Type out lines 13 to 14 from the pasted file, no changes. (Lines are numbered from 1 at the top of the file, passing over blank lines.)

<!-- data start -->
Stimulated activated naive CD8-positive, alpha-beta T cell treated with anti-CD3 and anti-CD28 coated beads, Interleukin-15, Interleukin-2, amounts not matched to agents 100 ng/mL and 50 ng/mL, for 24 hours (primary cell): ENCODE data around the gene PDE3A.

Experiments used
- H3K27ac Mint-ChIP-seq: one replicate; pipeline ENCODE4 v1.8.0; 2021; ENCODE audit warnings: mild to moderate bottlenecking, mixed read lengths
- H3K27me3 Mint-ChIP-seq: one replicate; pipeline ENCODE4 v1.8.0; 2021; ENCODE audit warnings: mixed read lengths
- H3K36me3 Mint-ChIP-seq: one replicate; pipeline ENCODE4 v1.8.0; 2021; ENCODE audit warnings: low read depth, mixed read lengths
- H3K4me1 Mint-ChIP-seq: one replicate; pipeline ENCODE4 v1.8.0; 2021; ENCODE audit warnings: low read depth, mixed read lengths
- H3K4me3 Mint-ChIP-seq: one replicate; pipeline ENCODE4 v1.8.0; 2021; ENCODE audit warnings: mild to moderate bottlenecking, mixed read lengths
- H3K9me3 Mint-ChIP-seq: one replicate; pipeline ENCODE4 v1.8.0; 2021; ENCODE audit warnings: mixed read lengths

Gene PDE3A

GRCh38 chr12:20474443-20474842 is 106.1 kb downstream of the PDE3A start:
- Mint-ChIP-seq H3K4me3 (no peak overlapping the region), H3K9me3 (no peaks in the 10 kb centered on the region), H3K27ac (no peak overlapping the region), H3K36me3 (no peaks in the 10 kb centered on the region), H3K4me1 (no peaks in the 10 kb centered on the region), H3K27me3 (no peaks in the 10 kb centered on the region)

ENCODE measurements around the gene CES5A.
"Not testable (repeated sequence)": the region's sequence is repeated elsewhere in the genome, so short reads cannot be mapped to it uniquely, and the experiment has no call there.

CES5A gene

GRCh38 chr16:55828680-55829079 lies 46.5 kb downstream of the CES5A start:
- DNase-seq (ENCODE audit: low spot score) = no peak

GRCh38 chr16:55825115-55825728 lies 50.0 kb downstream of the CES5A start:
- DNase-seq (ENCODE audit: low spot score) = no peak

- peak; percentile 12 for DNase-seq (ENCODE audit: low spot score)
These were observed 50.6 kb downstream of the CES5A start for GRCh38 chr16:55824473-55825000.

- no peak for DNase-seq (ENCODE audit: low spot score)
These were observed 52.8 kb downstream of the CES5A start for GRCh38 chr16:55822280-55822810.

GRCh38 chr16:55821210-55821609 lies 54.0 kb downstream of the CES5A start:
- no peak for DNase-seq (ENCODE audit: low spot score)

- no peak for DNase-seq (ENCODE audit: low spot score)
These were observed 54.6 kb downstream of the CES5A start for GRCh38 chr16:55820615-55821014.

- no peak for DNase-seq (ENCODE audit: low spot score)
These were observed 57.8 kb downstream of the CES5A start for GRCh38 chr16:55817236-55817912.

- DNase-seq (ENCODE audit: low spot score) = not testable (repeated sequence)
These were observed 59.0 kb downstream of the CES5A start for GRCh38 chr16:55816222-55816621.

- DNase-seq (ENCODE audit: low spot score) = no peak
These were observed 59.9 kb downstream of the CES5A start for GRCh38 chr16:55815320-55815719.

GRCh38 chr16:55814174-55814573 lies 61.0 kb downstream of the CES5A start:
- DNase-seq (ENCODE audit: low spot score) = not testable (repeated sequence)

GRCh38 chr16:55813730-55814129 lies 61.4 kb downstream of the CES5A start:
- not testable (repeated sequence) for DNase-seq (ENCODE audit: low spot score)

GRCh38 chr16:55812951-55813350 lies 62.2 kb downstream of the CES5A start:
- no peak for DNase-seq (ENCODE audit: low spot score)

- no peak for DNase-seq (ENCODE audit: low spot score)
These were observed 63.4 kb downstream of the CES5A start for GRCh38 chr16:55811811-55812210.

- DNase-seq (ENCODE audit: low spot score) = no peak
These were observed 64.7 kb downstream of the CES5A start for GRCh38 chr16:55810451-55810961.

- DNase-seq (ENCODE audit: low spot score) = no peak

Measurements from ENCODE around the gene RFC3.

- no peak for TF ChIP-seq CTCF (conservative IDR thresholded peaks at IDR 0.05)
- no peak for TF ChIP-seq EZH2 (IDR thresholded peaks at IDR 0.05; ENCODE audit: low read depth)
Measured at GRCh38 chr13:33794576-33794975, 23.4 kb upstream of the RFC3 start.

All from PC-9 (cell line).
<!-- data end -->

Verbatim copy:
"Not testable (repeated sequence)": the region's sequence is repeated elsewhere in the genome, so short reads cannot be mapped to it uniquely, and the experiment has no call there.

CES5A gene